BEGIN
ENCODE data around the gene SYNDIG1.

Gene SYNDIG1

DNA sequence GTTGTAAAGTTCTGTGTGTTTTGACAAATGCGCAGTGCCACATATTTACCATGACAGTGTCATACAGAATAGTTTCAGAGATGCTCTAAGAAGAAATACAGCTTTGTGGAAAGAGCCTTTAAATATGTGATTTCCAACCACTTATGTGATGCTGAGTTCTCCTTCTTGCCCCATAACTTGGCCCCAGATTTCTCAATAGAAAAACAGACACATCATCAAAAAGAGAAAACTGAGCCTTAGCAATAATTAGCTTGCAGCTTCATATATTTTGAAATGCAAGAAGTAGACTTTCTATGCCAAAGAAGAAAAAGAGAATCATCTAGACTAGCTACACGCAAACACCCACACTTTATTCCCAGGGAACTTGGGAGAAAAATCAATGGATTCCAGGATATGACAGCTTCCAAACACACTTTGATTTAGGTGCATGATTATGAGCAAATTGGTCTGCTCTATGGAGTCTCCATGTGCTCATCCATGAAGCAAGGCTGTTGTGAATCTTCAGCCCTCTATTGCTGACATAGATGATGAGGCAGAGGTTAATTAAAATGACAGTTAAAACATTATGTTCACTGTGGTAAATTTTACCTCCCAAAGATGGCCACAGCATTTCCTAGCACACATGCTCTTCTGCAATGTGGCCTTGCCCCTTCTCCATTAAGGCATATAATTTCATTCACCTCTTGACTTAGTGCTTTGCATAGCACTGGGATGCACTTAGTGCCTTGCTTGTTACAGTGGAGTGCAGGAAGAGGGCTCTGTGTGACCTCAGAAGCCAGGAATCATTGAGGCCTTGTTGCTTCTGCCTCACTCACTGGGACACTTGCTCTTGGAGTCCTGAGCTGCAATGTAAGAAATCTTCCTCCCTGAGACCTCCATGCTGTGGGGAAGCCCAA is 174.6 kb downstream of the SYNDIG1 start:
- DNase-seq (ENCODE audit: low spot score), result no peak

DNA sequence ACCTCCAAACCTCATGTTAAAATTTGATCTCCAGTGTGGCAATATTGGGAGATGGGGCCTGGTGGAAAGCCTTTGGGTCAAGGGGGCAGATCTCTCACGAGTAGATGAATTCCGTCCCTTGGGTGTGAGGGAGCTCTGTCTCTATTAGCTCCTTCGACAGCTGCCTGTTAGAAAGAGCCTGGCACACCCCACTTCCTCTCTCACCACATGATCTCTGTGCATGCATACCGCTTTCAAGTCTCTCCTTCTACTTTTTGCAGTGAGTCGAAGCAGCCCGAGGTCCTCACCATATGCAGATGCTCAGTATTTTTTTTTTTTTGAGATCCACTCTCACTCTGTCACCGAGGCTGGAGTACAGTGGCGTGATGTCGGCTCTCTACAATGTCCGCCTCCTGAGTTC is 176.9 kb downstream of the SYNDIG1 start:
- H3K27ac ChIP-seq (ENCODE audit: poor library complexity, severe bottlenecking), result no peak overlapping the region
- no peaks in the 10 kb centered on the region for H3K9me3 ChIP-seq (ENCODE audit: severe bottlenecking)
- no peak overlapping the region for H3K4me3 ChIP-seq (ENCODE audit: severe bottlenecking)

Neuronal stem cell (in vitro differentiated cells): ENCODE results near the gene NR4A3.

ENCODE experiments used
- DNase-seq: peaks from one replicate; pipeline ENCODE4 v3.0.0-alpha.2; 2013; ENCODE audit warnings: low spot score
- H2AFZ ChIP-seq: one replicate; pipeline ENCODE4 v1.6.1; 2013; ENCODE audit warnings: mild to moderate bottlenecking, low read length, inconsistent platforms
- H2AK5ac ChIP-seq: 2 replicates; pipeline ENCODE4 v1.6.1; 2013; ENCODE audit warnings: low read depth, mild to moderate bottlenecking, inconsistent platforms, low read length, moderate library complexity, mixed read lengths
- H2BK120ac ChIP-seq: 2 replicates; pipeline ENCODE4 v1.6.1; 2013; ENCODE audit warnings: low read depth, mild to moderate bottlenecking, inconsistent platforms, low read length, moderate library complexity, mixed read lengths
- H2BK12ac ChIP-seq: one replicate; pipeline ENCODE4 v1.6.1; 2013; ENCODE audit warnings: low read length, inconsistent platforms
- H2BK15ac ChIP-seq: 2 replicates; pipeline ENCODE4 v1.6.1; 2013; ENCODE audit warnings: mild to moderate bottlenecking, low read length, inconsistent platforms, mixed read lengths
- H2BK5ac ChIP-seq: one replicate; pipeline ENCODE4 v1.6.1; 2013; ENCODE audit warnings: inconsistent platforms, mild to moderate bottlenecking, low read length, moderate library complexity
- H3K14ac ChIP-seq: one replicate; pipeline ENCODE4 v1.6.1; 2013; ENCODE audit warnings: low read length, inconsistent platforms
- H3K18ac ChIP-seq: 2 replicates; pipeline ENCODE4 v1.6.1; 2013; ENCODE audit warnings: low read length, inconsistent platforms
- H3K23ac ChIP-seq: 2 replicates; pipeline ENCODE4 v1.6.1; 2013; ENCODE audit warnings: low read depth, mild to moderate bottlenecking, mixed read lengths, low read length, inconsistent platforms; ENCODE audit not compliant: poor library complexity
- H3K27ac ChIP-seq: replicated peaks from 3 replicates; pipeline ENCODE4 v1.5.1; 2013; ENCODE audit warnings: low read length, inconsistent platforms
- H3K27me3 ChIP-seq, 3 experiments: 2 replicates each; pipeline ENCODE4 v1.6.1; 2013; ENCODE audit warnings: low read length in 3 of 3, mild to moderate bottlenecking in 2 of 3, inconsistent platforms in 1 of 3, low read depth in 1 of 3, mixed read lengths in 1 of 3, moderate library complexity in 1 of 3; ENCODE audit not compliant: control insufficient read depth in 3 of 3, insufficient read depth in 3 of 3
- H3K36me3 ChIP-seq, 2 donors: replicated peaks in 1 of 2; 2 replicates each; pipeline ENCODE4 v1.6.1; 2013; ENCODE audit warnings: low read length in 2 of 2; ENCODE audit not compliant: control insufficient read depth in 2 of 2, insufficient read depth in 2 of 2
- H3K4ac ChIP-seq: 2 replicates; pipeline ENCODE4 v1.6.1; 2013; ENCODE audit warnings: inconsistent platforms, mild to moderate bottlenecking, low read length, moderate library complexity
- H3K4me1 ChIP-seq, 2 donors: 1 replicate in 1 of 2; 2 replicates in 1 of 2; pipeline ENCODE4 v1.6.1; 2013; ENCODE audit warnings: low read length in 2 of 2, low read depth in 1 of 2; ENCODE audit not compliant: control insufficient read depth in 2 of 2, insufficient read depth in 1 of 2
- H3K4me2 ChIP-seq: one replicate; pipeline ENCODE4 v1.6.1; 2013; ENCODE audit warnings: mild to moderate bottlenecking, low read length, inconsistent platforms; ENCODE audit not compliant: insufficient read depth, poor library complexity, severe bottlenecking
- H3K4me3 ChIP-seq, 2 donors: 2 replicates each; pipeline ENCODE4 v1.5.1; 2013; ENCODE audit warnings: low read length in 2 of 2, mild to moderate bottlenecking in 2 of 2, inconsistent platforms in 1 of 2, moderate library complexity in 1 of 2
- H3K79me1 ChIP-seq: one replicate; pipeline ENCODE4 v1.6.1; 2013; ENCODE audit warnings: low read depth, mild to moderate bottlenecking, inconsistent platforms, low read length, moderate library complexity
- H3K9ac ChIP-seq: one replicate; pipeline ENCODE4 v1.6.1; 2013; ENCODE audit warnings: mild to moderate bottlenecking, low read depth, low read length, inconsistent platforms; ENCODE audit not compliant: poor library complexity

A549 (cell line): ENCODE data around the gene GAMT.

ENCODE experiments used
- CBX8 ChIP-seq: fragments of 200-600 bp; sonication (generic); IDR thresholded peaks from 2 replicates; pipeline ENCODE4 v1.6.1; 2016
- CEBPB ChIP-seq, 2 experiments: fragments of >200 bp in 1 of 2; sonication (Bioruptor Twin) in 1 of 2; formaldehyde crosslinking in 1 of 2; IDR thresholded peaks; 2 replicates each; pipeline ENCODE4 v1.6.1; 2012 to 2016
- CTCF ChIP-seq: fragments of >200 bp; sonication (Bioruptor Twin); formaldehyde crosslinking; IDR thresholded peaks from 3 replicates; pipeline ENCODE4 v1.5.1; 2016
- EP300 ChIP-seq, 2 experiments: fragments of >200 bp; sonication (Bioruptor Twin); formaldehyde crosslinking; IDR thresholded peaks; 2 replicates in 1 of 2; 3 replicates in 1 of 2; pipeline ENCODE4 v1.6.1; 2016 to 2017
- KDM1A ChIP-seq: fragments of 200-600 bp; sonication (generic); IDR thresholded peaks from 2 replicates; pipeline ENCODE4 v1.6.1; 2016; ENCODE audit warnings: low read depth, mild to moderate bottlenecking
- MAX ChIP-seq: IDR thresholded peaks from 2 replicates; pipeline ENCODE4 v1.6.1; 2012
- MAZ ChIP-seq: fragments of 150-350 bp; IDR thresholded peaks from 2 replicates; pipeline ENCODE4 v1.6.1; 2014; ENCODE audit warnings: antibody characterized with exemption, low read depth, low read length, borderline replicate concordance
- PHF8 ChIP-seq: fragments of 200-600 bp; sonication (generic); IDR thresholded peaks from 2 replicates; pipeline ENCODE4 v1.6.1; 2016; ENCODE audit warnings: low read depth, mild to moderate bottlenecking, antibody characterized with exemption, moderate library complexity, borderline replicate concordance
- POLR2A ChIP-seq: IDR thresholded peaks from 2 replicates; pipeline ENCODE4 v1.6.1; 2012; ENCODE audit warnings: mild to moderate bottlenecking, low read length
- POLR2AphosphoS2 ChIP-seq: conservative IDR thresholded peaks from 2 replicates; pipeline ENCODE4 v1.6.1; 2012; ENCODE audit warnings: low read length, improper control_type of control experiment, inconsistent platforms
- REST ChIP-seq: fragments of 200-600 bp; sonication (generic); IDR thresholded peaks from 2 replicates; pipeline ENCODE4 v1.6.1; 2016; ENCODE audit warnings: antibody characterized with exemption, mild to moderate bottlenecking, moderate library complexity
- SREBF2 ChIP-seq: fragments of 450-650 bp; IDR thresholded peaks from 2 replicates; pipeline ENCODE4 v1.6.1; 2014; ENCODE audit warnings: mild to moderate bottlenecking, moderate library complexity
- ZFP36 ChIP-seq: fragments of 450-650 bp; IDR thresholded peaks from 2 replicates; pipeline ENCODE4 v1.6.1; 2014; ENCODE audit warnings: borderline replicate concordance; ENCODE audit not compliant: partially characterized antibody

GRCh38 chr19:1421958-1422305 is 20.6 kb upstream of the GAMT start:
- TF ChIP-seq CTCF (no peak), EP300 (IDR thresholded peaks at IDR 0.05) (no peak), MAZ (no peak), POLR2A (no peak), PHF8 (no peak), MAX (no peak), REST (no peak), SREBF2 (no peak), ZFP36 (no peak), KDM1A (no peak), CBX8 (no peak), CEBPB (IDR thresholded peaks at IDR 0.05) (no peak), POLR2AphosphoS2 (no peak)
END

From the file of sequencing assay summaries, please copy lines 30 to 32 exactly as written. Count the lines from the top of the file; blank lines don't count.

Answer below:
A549 (cell line): ENCODE data around the gene GAMT.

ENCODE experiments used
- CBX8 ChIP-seq: fragments of 200-600 bp; sonication (generic); IDR thresholded peaks from 2 replicates; pipeline ENCODE4 v1.6.1; 2016